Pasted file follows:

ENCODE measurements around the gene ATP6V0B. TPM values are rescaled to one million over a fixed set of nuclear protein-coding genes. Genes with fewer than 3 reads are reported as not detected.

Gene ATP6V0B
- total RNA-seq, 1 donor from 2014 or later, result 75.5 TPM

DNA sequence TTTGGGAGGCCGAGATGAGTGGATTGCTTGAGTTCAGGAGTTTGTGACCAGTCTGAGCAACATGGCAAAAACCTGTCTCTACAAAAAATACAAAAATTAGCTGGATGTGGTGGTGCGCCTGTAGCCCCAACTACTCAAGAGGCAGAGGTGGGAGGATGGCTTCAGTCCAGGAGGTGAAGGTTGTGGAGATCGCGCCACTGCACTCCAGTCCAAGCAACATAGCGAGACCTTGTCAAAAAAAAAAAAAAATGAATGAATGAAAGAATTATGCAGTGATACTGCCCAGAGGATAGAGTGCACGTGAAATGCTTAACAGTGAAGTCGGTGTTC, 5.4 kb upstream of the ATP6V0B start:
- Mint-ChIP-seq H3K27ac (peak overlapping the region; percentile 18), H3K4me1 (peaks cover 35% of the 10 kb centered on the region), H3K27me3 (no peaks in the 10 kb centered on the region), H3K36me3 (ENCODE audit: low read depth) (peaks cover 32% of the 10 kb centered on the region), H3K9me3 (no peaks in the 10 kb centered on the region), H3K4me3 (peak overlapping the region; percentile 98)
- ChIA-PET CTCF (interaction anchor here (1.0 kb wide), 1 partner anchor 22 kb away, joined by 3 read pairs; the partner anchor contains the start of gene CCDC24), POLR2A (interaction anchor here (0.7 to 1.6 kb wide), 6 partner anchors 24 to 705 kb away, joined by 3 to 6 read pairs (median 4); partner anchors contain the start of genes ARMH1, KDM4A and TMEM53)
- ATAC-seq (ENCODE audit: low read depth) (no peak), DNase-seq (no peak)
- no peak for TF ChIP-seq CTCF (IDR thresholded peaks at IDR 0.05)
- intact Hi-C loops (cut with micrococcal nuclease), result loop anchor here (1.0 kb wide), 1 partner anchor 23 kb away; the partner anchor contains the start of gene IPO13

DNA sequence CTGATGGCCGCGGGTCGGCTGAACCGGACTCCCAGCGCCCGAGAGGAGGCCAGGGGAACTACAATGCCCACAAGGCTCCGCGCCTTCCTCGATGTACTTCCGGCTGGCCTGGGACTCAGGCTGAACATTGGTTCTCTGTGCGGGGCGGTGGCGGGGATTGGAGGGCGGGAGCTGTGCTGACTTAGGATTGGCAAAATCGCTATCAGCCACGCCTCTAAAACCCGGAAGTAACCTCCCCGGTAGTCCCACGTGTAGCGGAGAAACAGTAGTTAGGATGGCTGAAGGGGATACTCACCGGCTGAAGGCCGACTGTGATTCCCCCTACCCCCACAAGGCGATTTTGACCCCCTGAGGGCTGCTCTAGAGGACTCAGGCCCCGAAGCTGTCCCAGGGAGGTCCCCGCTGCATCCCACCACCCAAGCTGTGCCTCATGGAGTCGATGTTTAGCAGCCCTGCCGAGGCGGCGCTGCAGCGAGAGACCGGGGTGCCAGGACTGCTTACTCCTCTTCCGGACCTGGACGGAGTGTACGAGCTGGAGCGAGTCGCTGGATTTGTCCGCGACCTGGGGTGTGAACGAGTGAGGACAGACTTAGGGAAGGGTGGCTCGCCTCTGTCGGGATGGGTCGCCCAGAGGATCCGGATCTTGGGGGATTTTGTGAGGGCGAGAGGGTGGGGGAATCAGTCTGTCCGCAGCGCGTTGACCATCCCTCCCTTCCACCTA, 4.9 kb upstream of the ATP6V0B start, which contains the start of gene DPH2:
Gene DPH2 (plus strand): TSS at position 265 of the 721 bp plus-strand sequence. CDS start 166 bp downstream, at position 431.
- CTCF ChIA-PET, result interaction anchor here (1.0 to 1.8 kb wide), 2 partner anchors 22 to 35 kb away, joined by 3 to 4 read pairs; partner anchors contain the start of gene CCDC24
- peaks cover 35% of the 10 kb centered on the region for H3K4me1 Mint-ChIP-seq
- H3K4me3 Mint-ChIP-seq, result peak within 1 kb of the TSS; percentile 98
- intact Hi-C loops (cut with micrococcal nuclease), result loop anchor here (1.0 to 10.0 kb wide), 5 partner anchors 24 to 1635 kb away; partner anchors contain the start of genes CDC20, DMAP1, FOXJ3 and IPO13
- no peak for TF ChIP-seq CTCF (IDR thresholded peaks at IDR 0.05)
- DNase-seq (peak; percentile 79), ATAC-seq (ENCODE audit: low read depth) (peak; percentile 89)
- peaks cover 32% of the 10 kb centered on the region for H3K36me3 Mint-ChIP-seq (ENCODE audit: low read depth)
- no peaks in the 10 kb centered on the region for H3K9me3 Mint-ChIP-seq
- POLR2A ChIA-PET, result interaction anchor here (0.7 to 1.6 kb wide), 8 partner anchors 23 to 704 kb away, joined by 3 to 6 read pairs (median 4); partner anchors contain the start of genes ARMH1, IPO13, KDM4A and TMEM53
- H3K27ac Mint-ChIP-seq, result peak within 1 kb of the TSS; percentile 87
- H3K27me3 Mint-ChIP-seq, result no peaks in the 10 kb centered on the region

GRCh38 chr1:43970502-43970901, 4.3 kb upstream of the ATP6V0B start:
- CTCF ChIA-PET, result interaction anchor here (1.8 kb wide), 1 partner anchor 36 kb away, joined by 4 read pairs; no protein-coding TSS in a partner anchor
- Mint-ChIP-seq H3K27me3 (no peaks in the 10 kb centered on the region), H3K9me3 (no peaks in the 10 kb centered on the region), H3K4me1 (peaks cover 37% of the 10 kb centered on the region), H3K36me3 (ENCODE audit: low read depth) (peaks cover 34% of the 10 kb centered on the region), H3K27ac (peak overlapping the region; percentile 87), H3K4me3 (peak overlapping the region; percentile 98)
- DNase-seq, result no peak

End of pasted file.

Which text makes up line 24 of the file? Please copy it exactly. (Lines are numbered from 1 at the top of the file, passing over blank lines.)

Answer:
- CTCF ChIA-PET, result interaction anchor here (1.8 kb wide), 1 partner anchor 36 kb away, joined by 4 read pairs; no protein-coding TSS in a partner anchor